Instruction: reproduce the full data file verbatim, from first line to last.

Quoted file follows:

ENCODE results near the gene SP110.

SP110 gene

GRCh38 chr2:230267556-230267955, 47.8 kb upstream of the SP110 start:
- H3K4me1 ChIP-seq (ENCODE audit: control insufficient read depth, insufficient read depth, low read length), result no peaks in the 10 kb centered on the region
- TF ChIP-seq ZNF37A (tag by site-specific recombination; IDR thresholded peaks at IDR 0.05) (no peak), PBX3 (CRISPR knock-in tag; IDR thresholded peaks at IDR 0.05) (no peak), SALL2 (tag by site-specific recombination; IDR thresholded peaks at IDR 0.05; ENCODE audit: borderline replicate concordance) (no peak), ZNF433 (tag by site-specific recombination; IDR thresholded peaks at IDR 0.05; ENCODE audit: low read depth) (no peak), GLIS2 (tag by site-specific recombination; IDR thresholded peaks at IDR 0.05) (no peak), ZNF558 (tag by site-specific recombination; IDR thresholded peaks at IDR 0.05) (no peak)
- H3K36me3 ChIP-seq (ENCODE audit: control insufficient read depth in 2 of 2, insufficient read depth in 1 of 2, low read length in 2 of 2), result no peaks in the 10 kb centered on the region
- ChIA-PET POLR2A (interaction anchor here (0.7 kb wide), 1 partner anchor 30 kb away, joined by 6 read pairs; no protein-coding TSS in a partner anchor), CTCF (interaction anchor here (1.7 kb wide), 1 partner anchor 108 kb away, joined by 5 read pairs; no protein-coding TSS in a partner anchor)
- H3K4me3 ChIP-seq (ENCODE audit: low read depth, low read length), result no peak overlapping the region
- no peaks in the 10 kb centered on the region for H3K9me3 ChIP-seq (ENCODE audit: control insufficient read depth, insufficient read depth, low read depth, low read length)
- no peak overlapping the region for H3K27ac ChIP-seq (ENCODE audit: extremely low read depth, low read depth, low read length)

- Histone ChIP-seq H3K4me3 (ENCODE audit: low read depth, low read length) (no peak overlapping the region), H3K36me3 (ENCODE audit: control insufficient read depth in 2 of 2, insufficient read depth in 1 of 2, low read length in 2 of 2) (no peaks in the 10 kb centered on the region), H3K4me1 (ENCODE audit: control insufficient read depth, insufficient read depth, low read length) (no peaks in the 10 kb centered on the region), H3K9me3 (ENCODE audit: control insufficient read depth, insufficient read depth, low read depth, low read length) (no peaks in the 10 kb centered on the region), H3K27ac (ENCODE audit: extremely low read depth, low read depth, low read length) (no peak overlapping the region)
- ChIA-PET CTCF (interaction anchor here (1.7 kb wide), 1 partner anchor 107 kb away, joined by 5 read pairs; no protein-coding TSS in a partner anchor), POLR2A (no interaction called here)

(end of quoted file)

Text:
ENCODE results near the gene SP110.

SP110 gene

GRCh38 chr2:230267556-230267955, 47.8 kb upstream of the SP110 start:
- H3K4me1 ChIP-seq (ENCODE audit: control insufficient read depth, insufficient read depth, low read length), result no peaks in the 10 kb centered on the region
- TF ChIP-seq ZNF37A (tag by site-specific recombination; IDR thresholded peaks at IDR 0.05) (no peak), PBX3 (CRISPR knock-in tag; IDR thresholded peaks at IDR 0.05) (no peak), SALL2 (tag by site-specific recombination; IDR thresholded peaks at IDR 0.05; ENCODE audit: borderline replicate concordance) (no peak), ZNF433 (tag by site-specific recombination; IDR thresholded peaks at IDR 0.05; ENCODE audit: low read depth) (no peak), GLIS2 (tag by site-specific recombination; IDR thresholded peaks at IDR 0.05) (no peak), ZNF558 (tag by site-specific recombination; IDR thresholded peaks at IDR 0.05) (no peak)
- H3K36me3 ChIP-seq (ENCODE audit: control insufficient read depth in 2 of 2, insufficient read depth in 1 of 2, low read length in 2 of 2), result no peaks in the 10 kb centered on the region
- ChIA-PET POLR2A (interaction anchor here (0.7 kb wide), 1 partner anchor 30 kb away, joined by 6 read pairs; no protein-coding TSS in a partner anchor), CTCF (interaction anchor here (1.7 kb wide), 1 partner anchor 108 kb away, joined by 5 read pairs; no protein-coding TSS in a partner anchor)
- H3K4me3 ChIP-seq (ENCODE audit: low read depth, low read length), result no peak overlapping the region
- no peaks in the 10 kb centered on the region for H3K9me3 ChIP-seq (ENCODE audit: control insufficient read depth, insufficient read depth, low read depth, low read length)
- no peak overlapping the region for H3K27ac ChIP-seq (ENCODE audit: extremely low read depth, low read depth, low read length)

- Histone ChIP-seq H3K4me3 (ENCODE audit: low read depth, low read length) (no peak overlapping the region), H3K36me3 (ENCODE audit: control insufficient read depth in 2 of 2, insufficient read depth in 1 of 2, low read length in 2 of 2) (no peaks in the 10 kb centered on the region), H3K4me1 (ENCODE audit: control insufficient read depth, insufficient read depth, low read length) (no peaks in the 10 kb centered on the region), H3K9me3 (ENCODE audit: control insufficient read depth, insufficient read depth, low read depth, low read length) (no peaks in the 10 kb centered on the region), H3K27ac (ENCODE audit: extremely low read depth, low read depth, low read length) (no peak overlapping the region)
- ChIA-PET CTCF (interaction anchor here (1.7 kb wide), 1 partner anchor 107 kb away, joined by 5 read pairs; no protein-coding TSS in a partner anchor), POLR2A (no interaction called here)